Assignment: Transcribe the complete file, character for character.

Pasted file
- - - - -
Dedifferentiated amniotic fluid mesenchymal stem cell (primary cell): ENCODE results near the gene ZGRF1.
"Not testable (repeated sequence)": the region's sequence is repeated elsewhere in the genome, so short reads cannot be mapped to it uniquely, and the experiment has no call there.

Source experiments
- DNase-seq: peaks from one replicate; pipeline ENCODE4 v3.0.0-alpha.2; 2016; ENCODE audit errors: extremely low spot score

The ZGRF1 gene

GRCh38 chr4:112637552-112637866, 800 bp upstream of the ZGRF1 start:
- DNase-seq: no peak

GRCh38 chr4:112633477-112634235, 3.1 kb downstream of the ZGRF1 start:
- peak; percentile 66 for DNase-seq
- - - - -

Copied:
Dedifferentiated amniotic fluid mesenchymal stem cell (primary cell): ENCODE results near the gene ZGRF1.
"Not testable (repeated sequence)": the region's sequence is repeated elsewhere in the genome, so short reads cannot be mapped to it uniquely, and the experiment has no call there.

Source experiments
- DNase-seq: peaks from one replicate; pipeline ENCODE4 v3.0.0-alpha.2; 2016; ENCODE audit errors: extremely low spot score

The ZGRF1 gene

GRCh38 chr4:112637552-112637866, 800 bp upstream of the ZGRF1 start:
- DNase-seq: no peak

GRCh38 chr4:112633477-112634235, 3.1 kb downstream of the ZGRF1 start:
- peak; percentile 66 for DNase-seq